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What's in your seed bank?

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posted on Dec, 21 2008 @ 10:19 PM
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Given a worst case senario and you could no longer run to the local super center and buy a months worth of food, what is your plan? How will you provide for yourself? That freeze dried preservative laced crap won't last forever, chances are you only have 3, 6, or 12 months worth.

Hunting for game animals alone will not do. you must have the vitamins and minerals only vegges can provide for long term sustainment.

Do you have a seed bank? Do you know how to plant, care for, harvest, store, and reseed a garden year after year like early settlers? Do you have a "green thumb" and are prepared to use it to save your life?

I'd like to know how you are set up for self-sustainment, what gardening hand tools do you think are a must. What seeds and supplies do you have in long term storage for when the SHTF?




posted on Dec, 21 2008 @ 10:22 PM
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Okay... so you join a couple of days ago and start asking personal questions like this? What site do you think this is? Ignorance or us?

I personally have only genetically modified seeds that I bought from walmart after the season at the great price of 200 seed packets for 1.00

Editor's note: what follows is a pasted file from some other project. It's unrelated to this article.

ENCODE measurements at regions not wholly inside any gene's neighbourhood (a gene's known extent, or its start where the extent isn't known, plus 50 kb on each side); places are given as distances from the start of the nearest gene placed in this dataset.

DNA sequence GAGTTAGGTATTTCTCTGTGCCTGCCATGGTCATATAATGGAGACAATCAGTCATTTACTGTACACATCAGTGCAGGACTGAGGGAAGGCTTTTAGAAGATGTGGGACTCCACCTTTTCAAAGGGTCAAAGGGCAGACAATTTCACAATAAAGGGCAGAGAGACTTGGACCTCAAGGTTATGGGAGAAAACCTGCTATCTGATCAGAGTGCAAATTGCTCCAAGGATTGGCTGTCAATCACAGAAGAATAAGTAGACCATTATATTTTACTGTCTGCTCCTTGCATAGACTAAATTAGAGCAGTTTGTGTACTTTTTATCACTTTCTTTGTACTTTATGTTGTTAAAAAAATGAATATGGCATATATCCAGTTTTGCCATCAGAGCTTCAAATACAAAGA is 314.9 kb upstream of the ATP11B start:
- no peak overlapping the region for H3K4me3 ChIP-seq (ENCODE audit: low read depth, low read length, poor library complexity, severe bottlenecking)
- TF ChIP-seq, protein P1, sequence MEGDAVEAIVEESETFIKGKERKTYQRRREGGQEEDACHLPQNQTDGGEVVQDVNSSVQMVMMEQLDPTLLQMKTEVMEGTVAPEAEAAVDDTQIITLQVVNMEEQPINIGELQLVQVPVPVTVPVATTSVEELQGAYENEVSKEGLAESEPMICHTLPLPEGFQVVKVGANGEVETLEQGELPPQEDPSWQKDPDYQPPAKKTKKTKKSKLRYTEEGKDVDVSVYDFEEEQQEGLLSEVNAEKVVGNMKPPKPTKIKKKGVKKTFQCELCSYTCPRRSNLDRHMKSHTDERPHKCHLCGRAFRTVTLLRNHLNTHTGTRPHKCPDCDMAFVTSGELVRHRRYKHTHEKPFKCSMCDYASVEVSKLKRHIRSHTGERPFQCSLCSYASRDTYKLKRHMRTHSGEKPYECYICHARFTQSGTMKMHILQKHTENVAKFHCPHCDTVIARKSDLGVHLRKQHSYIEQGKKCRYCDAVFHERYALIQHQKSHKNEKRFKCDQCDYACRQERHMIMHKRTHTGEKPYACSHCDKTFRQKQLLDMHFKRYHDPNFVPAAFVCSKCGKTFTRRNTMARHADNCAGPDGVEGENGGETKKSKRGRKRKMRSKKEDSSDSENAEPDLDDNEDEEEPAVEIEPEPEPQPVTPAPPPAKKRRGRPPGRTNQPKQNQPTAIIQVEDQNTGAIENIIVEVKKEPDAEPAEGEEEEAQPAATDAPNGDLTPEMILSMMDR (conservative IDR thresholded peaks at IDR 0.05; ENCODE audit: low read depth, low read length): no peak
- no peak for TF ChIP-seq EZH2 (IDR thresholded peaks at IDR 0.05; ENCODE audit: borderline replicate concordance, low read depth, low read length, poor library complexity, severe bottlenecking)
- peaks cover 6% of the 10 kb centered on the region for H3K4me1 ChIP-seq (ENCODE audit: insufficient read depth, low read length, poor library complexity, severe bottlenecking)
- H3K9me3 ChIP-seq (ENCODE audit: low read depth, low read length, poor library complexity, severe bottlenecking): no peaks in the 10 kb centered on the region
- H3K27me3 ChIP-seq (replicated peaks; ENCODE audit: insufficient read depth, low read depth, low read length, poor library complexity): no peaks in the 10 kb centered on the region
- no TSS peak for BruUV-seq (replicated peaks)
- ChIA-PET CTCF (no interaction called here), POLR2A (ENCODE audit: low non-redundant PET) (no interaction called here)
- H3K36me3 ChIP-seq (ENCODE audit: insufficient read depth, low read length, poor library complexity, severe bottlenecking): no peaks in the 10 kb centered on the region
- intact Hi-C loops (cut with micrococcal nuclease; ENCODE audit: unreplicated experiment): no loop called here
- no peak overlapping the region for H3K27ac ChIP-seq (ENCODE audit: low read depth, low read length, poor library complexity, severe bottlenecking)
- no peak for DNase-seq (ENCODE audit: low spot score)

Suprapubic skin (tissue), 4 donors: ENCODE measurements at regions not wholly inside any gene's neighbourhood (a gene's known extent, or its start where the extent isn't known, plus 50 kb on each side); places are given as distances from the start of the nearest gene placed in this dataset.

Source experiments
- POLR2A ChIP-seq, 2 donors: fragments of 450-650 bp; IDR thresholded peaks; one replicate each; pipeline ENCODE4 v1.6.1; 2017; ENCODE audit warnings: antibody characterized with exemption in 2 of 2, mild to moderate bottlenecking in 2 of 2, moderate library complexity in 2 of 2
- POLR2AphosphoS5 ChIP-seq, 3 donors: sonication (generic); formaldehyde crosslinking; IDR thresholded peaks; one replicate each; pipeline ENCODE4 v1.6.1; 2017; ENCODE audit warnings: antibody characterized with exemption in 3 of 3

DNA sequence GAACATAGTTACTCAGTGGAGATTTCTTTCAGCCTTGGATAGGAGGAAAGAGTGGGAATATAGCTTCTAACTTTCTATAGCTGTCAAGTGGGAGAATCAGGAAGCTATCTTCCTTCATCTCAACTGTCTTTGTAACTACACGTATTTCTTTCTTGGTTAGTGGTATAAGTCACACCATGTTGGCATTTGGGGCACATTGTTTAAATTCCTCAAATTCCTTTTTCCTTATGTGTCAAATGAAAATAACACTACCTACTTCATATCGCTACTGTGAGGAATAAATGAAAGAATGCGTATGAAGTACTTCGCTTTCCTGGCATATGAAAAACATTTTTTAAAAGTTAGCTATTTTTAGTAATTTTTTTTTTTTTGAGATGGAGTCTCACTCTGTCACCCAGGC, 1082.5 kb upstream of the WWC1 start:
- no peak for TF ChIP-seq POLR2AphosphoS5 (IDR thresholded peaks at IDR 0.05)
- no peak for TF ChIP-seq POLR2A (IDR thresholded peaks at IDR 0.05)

I am a bargain shopper!



posted on Dec, 21 2008 @ 10:29 PM
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uh yeah....


i'm not asking for your address and atm pin number, i just asked if you garden. i like to grow my own food, problem with that?

and yeah i found this killer site a few days ago, but i been "prepareing" for over three decades.



posted on Dec, 21 2008 @ 10:37 PM
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Ah great then are you saying my seeds are the wrong choice? what do you have and what are your recommendations?



posted on Dec, 21 2008 @ 10:43 PM
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Much has to do with the area you live in.
You probably won't be growing paw paws (papaya) in cool climates.

I live in a climate that I can grow all tropical fruits from pineapples to bananas.
So I can grow also sweet potato (yams), regular potato's, melons, tomato's, peppers, cucumbers, the list goes on.
It is also handy to have a knowledge of native fruits you can collect that may grow in your area.

some garden weeds are actually edible plants that where introduced to certain areas.

try looking around the net for native plants to your local areas.